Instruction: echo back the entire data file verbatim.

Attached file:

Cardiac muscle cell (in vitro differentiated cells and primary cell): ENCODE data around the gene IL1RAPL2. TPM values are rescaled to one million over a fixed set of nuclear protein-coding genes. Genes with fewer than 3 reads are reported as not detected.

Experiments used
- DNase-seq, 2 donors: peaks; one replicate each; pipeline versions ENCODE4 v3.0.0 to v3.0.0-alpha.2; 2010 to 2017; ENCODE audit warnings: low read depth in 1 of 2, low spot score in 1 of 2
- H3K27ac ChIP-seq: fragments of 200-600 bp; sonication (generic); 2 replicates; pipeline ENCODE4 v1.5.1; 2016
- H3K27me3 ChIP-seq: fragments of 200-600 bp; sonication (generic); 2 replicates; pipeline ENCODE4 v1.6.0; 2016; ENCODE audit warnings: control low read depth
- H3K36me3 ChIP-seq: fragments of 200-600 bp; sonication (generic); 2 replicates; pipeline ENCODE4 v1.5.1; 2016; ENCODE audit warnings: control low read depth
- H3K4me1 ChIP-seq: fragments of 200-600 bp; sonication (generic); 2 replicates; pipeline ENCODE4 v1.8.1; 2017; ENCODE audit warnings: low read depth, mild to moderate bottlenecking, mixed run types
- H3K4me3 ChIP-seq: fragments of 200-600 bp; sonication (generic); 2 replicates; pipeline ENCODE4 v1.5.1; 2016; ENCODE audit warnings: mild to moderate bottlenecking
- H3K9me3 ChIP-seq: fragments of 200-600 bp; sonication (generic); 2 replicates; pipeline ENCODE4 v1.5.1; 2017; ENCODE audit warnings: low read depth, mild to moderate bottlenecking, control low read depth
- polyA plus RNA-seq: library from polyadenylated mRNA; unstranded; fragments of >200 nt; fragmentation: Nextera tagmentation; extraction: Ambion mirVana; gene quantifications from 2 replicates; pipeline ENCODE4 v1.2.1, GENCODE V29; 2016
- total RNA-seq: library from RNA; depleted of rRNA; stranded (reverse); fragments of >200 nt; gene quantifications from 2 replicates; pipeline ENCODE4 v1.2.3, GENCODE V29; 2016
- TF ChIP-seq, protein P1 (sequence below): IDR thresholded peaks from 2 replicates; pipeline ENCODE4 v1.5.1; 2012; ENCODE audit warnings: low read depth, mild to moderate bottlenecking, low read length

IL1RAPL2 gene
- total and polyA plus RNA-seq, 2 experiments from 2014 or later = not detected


Cardiac muscle cell (in vitro differentiated cells and primary cell): ENCODE data around the gene IL1RAPL2. TPM values are rescaled to one million over a fixed set of nuclear protein-coding genes. Genes with fewer than 3 reads are reported as not detected.

Experiments used
- DNase-seq, 2 donors: peaks; one replicate each; pipeline versions ENCODE4 v3.0.0 to v3.0.0-alpha.2; 2010 to 2017; ENCODE audit warnings: low read depth in 1 of 2, low spot score in 1 of 2
- H3K27ac ChIP-seq: fragments of 200-600 bp; sonication (generic); 2 replicates; pipeline ENCODE4 v1.5.1; 2016
- H3K27me3 ChIP-seq: fragments of 200-600 bp; sonication (generic); 2 replicates; pipeline ENCODE4 v1.6.0; 2016; ENCODE audit warnings: control low read depth
- H3K36me3 ChIP-seq: fragments of 200-600 bp; sonication (generic); 2 replicates; pipeline ENCODE4 v1.5.1; 2016; ENCODE audit warnings: control low read depth
- H3K4me1 ChIP-seq: fragments of 200-600 bp; sonication (generic); 2 replicates; pipeline ENCODE4 v1.8.1; 2017; ENCODE audit warnings: low read depth, mild to moderate bottlenecking, mixed run types
- H3K4me3 ChIP-seq: fragments of 200-600 bp; sonication (generic); 2 replicates; pipeline ENCODE4 v1.5.1; 2016; ENCODE audit warnings: mild to moderate bottlenecking
- H3K9me3 ChIP-seq: fragments of 200-600 bp; sonication (generic); 2 replicates; pipeline ENCODE4 v1.5.1; 2017; ENCODE audit warnings: low read depth, mild to moderate bottlenecking, control low read depth
- polyA plus RNA-seq: library from polyadenylated mRNA; unstranded; fragments of >200 nt; fragmentation: Nextera tagmentation; extraction: Ambion mirVana; gene quantifications from 2 replicates; pipeline ENCODE4 v1.2.1, GENCODE V29; 2016
- total RNA-seq: library from RNA; depleted of rRNA; stranded (reverse); fragments of >200 nt; gene quantifications from 2 replicates; pipeline ENCODE4 v1.2.3, GENCODE V29; 2016
- TF ChIP-seq, protein P1 (sequence below): IDR thresholded peaks from 2 replicates; pipeline ENCODE4 v1.5.1; 2012; ENCODE audit warnings: low read depth, mild to moderate bottlenecking, low read length

IL1RAPL2 gene
- total and polyA plus RNA-seq, 2 experiments from 2014 or later = not detected